Economy drives slight increase in car sales


Some vehicle dealers are beginning to see a tiny light at the end of a long tunnel — and it’s not a train coming.

“We are up, not tremendously, but it seems like every month we are doing a little bit better,” said Terry Tiller, CEO and general manager of Riverside Ford Lincoln on Riverside Drive in Macon. “It’s like a snail, but it is improving and that’s very encouraging for us because it’s been a tough road for a long time.”

Sales so far this year at Riverside Ford Lincoln are about 7 percent higher than last year, Tiller said.

“It’s looking a little better than last month,” he said. “It’s a long ways from where it used to be, but it’s getting better.”


Riverside Ford has nearly 100 employees, Tiller said. At its high point before 2007, it had about 160 employees.

“We’ve done a lot of adjusting over the last two years,” he said. “Mostly through attrition, we’ve shrunken our employee numbers here. … We’ve cut expenses everywhere we could. We’ve combined a lot of duplication of services like most companies have done.”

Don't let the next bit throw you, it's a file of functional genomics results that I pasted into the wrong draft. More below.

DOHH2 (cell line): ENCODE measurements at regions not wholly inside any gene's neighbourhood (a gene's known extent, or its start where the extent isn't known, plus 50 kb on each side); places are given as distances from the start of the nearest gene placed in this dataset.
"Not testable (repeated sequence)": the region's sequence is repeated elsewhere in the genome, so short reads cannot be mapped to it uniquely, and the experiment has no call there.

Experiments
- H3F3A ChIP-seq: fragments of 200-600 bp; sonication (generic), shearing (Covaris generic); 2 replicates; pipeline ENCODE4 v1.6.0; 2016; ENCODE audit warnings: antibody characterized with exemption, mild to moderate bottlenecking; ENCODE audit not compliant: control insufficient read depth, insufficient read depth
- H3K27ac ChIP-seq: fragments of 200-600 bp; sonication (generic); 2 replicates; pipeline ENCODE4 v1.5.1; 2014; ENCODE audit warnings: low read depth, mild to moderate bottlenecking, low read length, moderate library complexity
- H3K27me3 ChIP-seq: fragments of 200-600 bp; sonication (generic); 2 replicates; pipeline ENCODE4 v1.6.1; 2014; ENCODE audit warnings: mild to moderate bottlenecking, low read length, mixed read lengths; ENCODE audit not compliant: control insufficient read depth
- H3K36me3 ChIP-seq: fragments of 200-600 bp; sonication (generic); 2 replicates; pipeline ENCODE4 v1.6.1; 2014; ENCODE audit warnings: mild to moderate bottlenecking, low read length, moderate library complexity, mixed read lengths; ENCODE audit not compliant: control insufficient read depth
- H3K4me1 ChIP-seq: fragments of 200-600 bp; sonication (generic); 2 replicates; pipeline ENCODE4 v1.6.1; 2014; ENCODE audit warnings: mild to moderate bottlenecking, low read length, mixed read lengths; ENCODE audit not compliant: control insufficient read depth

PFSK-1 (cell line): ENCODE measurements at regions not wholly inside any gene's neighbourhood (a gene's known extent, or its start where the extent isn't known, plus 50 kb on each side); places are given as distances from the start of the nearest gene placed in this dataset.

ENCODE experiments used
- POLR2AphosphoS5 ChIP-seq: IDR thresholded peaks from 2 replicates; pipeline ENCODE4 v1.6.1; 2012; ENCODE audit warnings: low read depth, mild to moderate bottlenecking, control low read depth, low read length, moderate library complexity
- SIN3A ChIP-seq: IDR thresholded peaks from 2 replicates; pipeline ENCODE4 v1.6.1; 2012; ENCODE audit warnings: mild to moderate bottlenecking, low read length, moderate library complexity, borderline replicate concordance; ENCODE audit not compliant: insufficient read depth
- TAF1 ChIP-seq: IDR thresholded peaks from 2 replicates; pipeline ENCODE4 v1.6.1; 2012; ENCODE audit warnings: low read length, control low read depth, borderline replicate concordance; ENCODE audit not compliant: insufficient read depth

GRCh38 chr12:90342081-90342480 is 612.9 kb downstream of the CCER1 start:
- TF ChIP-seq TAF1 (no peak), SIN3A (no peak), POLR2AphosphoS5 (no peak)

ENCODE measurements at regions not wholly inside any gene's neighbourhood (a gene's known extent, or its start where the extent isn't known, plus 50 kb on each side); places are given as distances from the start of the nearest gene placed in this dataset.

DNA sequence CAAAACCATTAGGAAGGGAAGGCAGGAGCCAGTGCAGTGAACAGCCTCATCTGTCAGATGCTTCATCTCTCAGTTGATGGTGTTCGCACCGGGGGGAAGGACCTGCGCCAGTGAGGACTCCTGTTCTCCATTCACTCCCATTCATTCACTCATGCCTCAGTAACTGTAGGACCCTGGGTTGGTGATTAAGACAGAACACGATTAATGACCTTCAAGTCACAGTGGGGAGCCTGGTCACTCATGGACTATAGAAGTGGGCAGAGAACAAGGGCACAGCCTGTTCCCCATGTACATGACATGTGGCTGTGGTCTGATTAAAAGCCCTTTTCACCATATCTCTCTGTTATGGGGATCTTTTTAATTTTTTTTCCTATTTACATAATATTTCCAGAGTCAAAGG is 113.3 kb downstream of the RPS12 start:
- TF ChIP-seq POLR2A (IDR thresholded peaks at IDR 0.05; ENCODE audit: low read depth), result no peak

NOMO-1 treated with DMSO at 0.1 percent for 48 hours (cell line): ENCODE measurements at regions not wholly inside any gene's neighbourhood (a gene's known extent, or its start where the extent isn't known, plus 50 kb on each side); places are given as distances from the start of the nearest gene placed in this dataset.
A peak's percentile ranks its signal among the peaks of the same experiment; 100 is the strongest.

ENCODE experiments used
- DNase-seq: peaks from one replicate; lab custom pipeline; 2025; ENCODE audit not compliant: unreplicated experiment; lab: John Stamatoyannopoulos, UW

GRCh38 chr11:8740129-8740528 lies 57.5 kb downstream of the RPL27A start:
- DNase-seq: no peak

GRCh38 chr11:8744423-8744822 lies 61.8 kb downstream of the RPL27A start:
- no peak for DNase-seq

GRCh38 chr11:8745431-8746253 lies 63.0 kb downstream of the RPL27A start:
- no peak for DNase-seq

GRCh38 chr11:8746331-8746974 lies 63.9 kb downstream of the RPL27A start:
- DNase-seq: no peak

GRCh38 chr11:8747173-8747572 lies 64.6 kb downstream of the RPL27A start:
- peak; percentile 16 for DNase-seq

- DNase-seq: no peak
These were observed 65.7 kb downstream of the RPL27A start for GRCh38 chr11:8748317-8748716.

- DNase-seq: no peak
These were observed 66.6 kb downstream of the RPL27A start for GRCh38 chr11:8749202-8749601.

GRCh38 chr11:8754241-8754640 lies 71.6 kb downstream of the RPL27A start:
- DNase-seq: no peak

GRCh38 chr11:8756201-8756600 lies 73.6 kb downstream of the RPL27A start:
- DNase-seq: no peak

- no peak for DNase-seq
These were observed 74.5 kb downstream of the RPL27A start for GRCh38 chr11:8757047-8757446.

The auto business is rebuilding from a historic downturn during which both General Motors Co. and Chrysler Group underwent government bailouts and bankruptcy restructurings while they and other manufacturers suffered from plunging sales.

Some dealers were caught in the freefall.

GM and Chrysler closed hundreds of dealerships as part of their bankruptcy reorganizations. Franchises selling other auto brands also closed. Since 2008, the number of U.S. auto dealers has plunged 15 percent to 17,680, according to the National Automobile Dealers Association.

Auto dealership employment dropped 15 percent to 892,100 during the same period.

Now, rising car sales are helping the surviving dealers recover.

This month, new-vehicle retail sales have shown unexpected strength ahead of expected inventory shortages. The selling pace is expected to be slower during the second half of the month, according to J.D. Power and Associates, which gathers real-time transaction data from more than 8,900 retail franchisees throughout the United States. Inventories are expected to be down because many parts companies and vehicle manufacturers are affected by the devastating tsunami last month in Japan.